The sun edged down toward the western horizon, its face now
broken by the pointed spires of the pines and firs growing along
the river. The sunlight, filtered through the evergreen branches,
broke and scattered, shifting diamonds of light on the rippling water.
By Neil M. Travis, Montana/Arizona
Sitting on a streamside log a lone angler contemplated the scene
before him. Leaves, golden gliders pushed by the soft breezes of
evening, settled onto the stream, golden reminders that another season
was at hand. How quickly, like the vanishing snows of winter, had the
hopes of spring melted into the reality of summer, and now into the
inevitability of autumn.
In the spring the stream had run full from bank to bank, its waters
dark and mysterious. Under the warmth of the spring sun the stream
came alive with new life. Mayflies, tiny ephemeral sail boats drifting
down sheltered glides, fluttering and falling, struggling to gain safety
of the streamside foliage. The evenings had been filled with their
mating flights, exquisite dancers on jeweled wings. Hendrickson's,
sulphurs, cahills, each came in turn as spring flowed into summer.
With them came the caddis casting aside pupual shucks, skittering
across the water, to join their fellows on nearby trees to dash and
dart about the branches seeking mates. Evening flights were often
like miniature snowstorms as they swirled over the water.
All of them were gone now; even the tiny late season mayflies.
Tricorythodes and Pseudocloeon had completed their cycle and
in the gathering darkness of this the final day of trout fishing only
a few midges danced over the riffles.
It had been a tough season. The proceeding winter had been long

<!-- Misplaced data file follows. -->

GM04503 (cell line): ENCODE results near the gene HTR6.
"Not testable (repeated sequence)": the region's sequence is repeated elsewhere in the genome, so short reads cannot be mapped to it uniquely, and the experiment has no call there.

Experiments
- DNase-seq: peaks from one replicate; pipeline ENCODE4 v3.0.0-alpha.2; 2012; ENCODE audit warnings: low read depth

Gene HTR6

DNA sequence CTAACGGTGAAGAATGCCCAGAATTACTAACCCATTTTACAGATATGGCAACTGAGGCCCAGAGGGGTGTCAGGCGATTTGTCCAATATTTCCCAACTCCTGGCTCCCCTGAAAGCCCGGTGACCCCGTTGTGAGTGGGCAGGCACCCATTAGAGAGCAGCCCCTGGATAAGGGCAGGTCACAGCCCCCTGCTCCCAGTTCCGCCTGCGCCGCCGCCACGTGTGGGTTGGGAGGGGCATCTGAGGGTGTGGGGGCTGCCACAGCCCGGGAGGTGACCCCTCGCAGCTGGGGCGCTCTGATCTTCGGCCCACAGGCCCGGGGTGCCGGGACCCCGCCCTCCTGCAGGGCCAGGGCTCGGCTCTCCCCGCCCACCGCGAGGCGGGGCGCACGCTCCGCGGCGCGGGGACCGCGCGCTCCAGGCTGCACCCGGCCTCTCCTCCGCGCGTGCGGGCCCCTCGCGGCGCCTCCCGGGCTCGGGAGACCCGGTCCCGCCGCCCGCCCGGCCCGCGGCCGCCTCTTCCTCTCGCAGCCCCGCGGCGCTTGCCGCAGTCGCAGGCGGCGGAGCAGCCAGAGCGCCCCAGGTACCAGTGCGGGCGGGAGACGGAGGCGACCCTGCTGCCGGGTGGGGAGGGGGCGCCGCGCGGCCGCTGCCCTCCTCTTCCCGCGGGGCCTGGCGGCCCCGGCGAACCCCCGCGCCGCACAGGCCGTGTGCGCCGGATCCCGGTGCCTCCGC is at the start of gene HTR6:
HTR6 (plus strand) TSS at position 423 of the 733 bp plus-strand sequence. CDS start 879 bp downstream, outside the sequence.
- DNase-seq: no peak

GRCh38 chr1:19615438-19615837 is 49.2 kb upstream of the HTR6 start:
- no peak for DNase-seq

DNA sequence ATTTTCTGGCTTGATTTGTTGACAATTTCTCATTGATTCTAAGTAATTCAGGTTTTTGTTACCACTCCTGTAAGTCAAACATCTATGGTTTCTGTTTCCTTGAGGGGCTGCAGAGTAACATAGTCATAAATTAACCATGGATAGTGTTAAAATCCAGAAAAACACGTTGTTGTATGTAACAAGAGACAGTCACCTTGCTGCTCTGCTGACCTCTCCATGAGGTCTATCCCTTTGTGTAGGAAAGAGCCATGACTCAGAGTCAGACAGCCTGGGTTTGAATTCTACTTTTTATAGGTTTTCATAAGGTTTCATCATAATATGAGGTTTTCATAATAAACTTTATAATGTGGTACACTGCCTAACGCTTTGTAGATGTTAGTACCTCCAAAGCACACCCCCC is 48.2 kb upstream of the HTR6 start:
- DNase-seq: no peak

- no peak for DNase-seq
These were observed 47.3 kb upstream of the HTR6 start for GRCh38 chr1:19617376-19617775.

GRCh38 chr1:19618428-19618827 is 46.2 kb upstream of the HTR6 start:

and cold. Spring brought high, cold water, and summer was marked
by hot, dry days. The stream had suffered. Fishing pressure had been
heavy this season, and never before had he witnessed so many anglers
here. By early summer many runs were devoid of fish. Many of the late
season hatches had gone unmolested except for small brookies and chubs.
The angler lit his pipe and watched the smoke drift away downstream.
An errant nighthawk wheeled over the stream, his plaintive call went
unanswered since most of his kind had long departed for warmer climes.
A Woodcock on stubby twittering wings flew from the tag alders at the
edge of the stream and disappeared into the bog beyond.
It was a short walk through the woods from here to where he had
parked his car earlier in the day. An afternoon of fishing had produced
only small brook trout. The males were bright jewels already arrayed
in spawning colors. Each had been admired and carefully released as
this was the angler's policy with all trout. He had hoped for one brown
on this last day of the season, but they were conspicuous by their absence.
Now he affixed a grizzly skater, tied on a tiny hook, to the end of his
tippet. Perhaps he could imitate the hovering midges as they danced
over the water. Moving upstream he probed each pocket, each glide,
each slick. With practiced perfection honed from years of experience
and knowledge of the stream he fished each spot, recalling from memory
each nuance of current. Several times in one year he had taken a 15 inch
brown from behind that log, but now his fly danced there without bringing
any response. Near the bank some underwater rocks, placed there by
the angler himself, usually provided a lie for a good fish or two, but tonight
they hid only a chub.
The sun had set now, setting fire to the western horizon in a palette
of colors only the Master Creator could devise. The family would
be wondering where he was so long, and there was a long drive
ahead of him that would take him back to the city. He would make
a few final casts, then good-bye until spring.
Flipping the fly up, he straightened his back cast and shot the fly up
to a smooth glide that would carry it under an overhanging cedar
sweeper. In an instant the fish was there, a golden swirl and then he
was gone. The angler tightened and the tiny skater skipped across
the water. Missed! Would he come again? Ah, no matter he thought.
The angler reeled in and slipped the fly into the keeper. He tamped
and relit his pipe watching the smoke drift slowly down stream. Gazing
out over the stream he gathered in the scene, storing it away to be
recalled at some other time, some other place. Slipping from the stream
he headed through the darkening forest toward his waiting car. Through
the winter to come, and for many winters thereafter he would remember
that trout, a golden swirl of promise to treasure until another spring. ~ Neil M. Travis, Montana/Arizona
From A Journal Archives